but they are against Network Roll Out in ways which are not necessary
and which can be achieved by different methods which do not possibly
adversely effect their children at their schools and also their
There is some published evidence relating to
learning deficits in children exposed to RF Radiation in Latvia
and some evidence relating to Adverse Health Effects concerning
the Local Population in Berne, Switzerland. Both of these Studies
are causes for concern until the further robust Scientific Research
into possible Biological Effects has published its outcomes in
2004. Accordingly, it is believed that it is essential that the
Precautionary Approach is properly maintained.
16. Mast Action UK, has over the last two
months, been in helpful discussions with the Federation of Electronic
Industries with a view to trying to reach some form of sensible,
modern approach enabling 3G Roll Out but without unnecessarily
Adversely Effecting the rights of Local Residents and of Parents
concerning their children's education.
It is believed that the two recent Planning
Inspectors Appeal Decisions upholding the Local Planning Authorities'
rejection of Prior Approval Notifications, notwithstanding the
Planning Minister's Guidance in his 29 June 2000 letter, are perhaps
signs that at last the legal requirements are being fairly considered
and the necessary balancing exercise carried out in a way which
does not "unnecessarily" adversely effect people's Article
In the South Ockendon February 2001 Appeal Decision,
the Inspector stated at end of Paragraph 30:
"If, for commercial reasons, the Appellant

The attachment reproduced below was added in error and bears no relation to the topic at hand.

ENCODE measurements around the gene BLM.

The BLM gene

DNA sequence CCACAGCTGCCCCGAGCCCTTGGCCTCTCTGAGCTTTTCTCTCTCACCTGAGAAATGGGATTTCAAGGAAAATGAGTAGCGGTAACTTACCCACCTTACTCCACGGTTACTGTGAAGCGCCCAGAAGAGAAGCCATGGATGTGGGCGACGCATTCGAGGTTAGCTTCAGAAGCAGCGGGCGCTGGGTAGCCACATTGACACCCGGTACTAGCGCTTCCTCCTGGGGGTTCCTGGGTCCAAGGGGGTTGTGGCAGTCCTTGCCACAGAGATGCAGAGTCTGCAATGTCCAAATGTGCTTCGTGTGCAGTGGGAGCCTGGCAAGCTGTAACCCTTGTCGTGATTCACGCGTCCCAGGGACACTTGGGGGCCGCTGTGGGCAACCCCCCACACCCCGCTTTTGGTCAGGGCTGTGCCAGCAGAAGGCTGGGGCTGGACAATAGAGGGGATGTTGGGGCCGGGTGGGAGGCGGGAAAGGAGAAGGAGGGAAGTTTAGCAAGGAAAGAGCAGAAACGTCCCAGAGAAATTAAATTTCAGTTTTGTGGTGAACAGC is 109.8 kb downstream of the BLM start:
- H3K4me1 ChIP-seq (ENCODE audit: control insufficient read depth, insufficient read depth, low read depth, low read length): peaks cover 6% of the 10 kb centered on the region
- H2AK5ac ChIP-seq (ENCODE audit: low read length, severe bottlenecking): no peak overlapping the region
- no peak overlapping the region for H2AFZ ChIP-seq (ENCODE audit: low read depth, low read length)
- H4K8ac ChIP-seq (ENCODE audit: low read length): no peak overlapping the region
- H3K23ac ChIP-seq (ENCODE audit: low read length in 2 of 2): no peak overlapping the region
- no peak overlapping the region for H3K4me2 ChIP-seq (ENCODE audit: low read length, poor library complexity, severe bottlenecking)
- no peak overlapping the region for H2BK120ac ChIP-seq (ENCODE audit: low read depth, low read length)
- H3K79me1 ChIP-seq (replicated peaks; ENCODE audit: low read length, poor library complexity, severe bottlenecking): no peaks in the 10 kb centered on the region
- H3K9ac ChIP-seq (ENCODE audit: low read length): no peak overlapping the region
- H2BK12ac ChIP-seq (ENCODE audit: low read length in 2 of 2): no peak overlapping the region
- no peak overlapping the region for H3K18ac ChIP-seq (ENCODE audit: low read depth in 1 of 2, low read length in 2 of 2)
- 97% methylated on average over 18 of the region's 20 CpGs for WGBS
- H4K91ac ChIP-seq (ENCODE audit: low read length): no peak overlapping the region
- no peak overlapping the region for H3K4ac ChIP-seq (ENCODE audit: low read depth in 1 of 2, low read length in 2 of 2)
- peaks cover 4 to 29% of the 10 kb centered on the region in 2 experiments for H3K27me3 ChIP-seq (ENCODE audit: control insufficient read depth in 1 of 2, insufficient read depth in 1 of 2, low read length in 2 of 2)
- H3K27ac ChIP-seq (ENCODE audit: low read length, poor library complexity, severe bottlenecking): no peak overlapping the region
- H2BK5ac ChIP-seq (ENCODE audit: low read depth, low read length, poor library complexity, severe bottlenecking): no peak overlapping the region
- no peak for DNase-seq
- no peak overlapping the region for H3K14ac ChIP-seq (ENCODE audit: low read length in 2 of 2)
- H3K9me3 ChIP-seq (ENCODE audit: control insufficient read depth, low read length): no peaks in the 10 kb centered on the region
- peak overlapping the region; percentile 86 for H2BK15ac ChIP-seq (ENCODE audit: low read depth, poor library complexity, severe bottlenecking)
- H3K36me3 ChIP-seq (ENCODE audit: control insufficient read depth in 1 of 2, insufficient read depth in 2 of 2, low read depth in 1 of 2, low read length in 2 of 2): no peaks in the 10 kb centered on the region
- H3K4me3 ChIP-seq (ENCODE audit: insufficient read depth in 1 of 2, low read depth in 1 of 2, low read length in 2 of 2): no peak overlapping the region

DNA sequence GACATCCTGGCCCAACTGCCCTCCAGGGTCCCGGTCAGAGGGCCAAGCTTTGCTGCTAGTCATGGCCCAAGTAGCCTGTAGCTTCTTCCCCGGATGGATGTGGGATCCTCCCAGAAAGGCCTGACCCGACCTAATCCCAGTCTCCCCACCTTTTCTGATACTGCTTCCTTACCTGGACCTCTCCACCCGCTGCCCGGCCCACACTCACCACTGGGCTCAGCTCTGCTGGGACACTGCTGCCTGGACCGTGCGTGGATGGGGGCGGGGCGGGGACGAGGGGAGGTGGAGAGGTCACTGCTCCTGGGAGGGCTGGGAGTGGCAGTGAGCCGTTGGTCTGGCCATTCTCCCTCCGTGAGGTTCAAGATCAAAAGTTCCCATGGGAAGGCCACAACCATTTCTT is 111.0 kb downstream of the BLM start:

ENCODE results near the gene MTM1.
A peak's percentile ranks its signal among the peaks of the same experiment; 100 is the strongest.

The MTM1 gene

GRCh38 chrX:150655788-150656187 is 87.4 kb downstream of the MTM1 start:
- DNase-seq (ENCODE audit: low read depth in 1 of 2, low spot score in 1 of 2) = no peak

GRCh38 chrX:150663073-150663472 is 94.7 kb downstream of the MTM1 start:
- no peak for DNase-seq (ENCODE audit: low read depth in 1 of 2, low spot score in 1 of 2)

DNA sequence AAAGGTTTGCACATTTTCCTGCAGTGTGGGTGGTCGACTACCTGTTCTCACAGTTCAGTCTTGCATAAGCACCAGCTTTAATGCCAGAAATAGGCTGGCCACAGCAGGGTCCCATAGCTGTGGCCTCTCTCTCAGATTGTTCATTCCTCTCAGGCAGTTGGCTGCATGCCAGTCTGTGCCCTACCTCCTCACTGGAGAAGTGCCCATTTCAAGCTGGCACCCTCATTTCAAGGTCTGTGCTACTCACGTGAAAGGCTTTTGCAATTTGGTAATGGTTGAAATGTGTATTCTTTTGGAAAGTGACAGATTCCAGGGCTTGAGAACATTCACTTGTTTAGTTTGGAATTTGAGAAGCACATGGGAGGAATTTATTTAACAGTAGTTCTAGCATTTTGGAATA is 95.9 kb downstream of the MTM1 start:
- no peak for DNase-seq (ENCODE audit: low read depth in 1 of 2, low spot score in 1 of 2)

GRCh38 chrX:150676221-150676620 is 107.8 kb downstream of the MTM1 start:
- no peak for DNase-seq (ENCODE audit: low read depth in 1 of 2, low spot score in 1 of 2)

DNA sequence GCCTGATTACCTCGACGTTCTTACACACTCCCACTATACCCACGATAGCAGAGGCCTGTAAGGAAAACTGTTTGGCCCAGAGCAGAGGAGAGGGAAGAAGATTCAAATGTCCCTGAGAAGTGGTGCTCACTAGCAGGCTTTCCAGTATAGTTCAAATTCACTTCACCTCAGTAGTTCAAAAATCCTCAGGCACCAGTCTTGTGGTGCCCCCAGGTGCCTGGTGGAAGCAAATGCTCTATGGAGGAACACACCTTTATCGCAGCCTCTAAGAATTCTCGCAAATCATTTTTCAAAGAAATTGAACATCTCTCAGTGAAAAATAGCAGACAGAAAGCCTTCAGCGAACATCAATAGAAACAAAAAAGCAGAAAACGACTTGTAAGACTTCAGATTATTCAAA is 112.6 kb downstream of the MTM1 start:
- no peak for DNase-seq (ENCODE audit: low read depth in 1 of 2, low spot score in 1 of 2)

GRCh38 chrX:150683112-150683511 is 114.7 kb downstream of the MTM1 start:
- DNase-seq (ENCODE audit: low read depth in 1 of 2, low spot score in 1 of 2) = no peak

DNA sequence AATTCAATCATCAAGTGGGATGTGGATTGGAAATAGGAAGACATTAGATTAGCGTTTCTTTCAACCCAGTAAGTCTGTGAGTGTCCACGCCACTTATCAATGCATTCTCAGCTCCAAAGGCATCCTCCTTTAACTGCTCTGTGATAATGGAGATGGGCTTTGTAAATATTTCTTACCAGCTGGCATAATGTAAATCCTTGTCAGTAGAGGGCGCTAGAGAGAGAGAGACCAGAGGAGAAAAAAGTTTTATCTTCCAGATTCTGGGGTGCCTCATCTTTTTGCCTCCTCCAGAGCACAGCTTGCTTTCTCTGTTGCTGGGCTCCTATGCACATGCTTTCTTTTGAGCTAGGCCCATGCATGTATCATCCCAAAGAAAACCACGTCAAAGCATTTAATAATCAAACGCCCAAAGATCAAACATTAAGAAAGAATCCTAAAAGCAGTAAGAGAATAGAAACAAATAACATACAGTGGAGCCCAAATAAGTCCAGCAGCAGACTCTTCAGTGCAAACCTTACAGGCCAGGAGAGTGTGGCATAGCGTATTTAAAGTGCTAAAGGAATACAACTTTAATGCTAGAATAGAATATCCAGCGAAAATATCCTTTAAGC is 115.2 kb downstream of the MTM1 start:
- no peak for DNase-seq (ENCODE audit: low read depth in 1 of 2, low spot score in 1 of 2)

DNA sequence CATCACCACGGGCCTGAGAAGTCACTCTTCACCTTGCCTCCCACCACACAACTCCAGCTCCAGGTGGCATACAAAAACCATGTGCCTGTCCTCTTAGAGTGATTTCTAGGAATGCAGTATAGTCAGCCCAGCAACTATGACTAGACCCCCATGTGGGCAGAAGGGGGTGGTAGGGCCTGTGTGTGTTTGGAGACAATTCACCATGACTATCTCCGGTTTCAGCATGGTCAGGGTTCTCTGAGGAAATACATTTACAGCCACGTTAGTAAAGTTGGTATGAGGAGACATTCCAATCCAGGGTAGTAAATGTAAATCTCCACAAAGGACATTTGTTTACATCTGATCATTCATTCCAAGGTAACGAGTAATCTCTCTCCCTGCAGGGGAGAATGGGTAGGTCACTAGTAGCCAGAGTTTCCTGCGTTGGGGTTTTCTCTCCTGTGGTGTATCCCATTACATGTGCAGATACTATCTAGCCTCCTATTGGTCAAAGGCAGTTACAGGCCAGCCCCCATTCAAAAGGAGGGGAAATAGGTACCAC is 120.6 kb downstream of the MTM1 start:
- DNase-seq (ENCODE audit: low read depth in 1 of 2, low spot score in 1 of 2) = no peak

wishes to encourage or facilitate greater use of its product locally,
then alternative ways of providing the infrastructure should be
28 February 2001
MAST ACTION UK RESPONSE TO THE DETR CONSULTATION
PAPER ON TELECOMMUNICATIONS MAST DEVELOPMENT
1. This Paper has been prepared by Halsey
Meyer Higgins Solicitors acting on behalf of currently, more than
20 groups or individuals and on behalf of the various groups previously
represented in making submissions and giving evidence to the Independent
Expert Group on Mobile Phone Technology (IEGMP) Chaired by Sir
2. Counsel's Opinion from and Expert Junior
Planning Counsel was obtained in a long written Opinion dated
18 October 2000. In that Opinion Counsel in Paragraph 36 has stated
"(1) First, it is to be noted that local
authorities are to have regard to the Stewart Group's report,
paragraph 78 draft Guidance. If that remains, it must mean that
the whole report is material. Any refusal to do so would arguably
give rise to a ground of challenge.
(2) Secondly, Stewart does suggest regard
should be had in indirect effects on well-being (paragraph 1.33).
Any authority which wholly disregarded them, as opposed to giving
them little weight would err.
(3) Thirdly, as set out above (Opinion, paragraph
34), there are arguably three areas in respect of which the Government
whilst accepting the Stewart report has not in fact implemented
the proposals, ie beams falling on schools, houses etc; consent
from parents to siting on schools and taking into account public
(4) Fourthly, there is the suggestion in